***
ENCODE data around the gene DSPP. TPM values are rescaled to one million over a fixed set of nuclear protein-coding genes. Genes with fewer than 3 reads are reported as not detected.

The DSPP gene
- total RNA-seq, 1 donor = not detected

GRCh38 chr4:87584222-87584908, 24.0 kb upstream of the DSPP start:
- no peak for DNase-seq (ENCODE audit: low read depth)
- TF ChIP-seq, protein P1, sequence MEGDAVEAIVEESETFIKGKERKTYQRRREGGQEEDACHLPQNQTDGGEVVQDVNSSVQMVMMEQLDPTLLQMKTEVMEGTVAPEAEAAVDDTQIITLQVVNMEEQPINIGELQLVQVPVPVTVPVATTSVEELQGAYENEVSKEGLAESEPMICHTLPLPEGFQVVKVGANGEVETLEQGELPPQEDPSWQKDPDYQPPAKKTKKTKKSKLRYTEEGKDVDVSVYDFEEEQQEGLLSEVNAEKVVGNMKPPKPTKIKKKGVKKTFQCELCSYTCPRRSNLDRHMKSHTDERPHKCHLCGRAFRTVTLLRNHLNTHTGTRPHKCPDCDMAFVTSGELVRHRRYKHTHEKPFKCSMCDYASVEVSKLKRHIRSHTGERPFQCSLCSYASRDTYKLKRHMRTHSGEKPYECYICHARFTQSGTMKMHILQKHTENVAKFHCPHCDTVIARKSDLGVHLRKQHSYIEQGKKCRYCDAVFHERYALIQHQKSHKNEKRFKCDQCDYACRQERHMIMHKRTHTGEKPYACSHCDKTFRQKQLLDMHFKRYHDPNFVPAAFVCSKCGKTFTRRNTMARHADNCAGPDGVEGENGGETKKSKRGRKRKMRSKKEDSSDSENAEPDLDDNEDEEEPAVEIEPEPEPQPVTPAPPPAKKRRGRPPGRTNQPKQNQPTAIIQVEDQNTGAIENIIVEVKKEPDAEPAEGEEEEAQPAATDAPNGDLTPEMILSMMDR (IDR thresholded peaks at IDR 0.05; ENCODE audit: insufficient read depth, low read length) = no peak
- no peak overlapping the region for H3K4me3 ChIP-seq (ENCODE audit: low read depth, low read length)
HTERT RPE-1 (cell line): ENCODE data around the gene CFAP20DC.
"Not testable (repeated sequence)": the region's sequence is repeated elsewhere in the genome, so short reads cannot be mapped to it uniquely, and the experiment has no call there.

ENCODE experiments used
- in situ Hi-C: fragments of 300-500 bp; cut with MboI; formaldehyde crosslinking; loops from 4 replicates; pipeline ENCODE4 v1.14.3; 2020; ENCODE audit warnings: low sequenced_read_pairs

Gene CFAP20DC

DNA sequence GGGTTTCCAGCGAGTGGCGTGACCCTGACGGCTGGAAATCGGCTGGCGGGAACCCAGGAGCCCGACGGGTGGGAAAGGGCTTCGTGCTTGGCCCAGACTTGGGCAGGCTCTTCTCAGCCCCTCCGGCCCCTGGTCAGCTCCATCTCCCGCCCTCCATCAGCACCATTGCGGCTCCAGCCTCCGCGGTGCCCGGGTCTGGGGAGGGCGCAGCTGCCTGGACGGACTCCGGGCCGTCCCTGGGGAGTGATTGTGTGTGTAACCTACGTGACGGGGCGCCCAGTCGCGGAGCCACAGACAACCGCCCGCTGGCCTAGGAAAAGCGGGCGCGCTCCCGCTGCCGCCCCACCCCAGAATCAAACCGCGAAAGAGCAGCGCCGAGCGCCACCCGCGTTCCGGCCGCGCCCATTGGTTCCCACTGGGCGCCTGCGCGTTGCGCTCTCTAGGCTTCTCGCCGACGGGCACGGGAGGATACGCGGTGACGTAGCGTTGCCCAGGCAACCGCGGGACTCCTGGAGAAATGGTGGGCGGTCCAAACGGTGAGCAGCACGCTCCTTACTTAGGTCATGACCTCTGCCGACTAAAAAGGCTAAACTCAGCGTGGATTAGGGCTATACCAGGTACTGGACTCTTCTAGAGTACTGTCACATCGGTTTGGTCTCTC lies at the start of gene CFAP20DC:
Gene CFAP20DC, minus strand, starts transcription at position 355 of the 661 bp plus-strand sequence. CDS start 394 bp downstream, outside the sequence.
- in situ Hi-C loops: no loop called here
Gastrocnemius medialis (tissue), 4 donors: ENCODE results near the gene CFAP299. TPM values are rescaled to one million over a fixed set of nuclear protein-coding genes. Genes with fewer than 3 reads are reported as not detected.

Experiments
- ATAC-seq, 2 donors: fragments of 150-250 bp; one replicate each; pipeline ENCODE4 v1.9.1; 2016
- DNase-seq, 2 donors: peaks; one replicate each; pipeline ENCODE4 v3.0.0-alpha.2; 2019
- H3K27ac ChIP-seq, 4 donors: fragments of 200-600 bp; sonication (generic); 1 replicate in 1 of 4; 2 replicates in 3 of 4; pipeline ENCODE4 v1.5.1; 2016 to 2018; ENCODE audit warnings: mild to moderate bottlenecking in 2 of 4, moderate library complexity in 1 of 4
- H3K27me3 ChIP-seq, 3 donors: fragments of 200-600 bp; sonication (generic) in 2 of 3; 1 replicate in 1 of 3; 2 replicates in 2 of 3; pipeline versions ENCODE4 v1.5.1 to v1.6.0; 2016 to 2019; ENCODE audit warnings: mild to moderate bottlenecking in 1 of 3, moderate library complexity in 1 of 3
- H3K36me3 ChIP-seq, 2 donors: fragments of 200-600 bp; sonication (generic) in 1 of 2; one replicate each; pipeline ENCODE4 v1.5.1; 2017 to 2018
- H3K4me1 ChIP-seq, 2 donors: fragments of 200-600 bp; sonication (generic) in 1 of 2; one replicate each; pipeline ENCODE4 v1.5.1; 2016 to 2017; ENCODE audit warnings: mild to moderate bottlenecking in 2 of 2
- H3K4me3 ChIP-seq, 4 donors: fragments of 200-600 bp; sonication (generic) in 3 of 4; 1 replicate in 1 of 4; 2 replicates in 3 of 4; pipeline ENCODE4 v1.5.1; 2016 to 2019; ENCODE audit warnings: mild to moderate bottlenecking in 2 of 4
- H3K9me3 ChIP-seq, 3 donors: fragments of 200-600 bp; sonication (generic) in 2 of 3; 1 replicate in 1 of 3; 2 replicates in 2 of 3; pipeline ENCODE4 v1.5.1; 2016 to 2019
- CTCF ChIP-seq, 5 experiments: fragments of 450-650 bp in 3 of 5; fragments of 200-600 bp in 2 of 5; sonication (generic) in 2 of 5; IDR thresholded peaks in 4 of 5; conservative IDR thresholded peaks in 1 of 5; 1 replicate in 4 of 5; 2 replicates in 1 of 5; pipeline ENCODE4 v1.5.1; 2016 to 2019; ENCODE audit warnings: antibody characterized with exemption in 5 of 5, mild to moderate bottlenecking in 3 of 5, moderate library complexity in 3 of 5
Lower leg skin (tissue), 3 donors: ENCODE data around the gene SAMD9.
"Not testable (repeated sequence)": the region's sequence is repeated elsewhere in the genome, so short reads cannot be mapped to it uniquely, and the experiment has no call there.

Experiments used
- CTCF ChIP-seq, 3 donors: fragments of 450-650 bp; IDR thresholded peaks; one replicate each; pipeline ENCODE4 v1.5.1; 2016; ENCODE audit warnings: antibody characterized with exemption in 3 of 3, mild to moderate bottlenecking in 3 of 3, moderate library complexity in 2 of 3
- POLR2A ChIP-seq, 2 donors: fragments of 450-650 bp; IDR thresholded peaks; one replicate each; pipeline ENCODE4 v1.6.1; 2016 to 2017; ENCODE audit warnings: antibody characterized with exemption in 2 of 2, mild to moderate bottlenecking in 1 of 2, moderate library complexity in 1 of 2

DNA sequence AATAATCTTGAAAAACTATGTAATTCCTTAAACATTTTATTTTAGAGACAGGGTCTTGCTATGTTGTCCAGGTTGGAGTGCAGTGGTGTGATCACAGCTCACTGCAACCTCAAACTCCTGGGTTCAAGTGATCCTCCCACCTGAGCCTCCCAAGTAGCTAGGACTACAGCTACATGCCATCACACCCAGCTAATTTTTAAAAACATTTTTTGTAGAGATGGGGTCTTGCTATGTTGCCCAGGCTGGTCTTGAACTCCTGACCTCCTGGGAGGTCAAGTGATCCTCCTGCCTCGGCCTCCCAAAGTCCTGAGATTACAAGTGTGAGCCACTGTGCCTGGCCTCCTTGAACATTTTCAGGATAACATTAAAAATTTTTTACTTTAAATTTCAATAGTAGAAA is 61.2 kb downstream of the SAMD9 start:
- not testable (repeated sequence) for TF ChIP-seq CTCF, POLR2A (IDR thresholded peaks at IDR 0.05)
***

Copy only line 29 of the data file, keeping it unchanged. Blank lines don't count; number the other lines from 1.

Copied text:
Experiments used